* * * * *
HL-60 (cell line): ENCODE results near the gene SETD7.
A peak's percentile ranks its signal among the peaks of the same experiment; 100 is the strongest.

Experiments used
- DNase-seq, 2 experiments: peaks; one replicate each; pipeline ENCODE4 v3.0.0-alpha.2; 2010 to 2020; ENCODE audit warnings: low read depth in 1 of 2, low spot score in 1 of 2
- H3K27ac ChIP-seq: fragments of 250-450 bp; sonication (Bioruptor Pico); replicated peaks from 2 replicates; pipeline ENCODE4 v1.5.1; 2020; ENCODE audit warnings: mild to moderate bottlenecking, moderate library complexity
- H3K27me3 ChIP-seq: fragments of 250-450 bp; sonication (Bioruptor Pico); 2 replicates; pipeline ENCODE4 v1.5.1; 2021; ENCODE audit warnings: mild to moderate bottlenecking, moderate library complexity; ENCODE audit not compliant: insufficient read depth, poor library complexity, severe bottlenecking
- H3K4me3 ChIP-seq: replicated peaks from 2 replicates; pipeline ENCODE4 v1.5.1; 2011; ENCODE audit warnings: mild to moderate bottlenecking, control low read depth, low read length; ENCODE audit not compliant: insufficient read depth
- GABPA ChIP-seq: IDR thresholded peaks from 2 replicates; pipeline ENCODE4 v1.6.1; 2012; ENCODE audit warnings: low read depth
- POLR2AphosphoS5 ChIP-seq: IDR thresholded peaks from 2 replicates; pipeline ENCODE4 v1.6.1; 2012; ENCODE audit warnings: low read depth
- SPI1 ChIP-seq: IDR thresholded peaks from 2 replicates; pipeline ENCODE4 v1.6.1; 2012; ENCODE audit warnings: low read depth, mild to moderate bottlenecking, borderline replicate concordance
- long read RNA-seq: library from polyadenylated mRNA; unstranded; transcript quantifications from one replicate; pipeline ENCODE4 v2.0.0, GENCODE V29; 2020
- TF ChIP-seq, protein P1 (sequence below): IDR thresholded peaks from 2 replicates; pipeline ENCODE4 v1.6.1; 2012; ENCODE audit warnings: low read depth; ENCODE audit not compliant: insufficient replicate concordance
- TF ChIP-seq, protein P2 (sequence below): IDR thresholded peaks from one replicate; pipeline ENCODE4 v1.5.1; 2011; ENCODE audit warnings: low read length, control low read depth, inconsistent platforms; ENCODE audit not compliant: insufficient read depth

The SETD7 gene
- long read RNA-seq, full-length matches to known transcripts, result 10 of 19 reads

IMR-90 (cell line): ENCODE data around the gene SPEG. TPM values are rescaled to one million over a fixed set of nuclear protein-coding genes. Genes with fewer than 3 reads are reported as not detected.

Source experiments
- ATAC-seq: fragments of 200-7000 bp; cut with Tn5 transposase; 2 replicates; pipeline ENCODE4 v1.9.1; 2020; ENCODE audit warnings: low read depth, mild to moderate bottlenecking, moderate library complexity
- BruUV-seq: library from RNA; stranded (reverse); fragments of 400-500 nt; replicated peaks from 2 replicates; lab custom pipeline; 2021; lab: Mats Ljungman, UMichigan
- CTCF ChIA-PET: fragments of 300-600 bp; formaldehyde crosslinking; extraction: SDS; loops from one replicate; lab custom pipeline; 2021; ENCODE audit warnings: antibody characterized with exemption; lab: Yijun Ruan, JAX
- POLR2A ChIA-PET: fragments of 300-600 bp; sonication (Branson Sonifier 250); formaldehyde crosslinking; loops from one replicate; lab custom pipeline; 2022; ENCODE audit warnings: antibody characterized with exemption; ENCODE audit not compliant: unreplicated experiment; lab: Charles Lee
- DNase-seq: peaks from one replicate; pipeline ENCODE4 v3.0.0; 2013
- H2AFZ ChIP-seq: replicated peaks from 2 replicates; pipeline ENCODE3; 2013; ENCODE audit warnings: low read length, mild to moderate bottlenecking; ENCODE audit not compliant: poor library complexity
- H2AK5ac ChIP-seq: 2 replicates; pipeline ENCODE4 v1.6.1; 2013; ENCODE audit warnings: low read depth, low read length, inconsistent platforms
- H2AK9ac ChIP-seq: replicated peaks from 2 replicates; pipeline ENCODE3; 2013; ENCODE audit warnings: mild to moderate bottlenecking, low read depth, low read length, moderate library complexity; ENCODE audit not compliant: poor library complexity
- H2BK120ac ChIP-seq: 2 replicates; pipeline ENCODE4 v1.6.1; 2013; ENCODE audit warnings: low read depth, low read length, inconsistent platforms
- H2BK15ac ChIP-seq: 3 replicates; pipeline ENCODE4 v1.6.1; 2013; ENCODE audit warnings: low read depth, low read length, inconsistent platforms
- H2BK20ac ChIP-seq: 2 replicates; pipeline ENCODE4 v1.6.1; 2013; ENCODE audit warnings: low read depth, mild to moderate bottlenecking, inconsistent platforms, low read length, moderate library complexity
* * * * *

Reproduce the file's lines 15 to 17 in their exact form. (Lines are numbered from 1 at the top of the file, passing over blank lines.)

- long read RNA-seq, full-length matches to known transcripts, result 10 of 19 reads

IMR-90 (cell line): ENCODE data around the gene SPEG. TPM values are rescaled to one million over a fixed set of nuclear protein-coding genes. Genes with fewer than 3 reads are reported as not detected.

Source experiments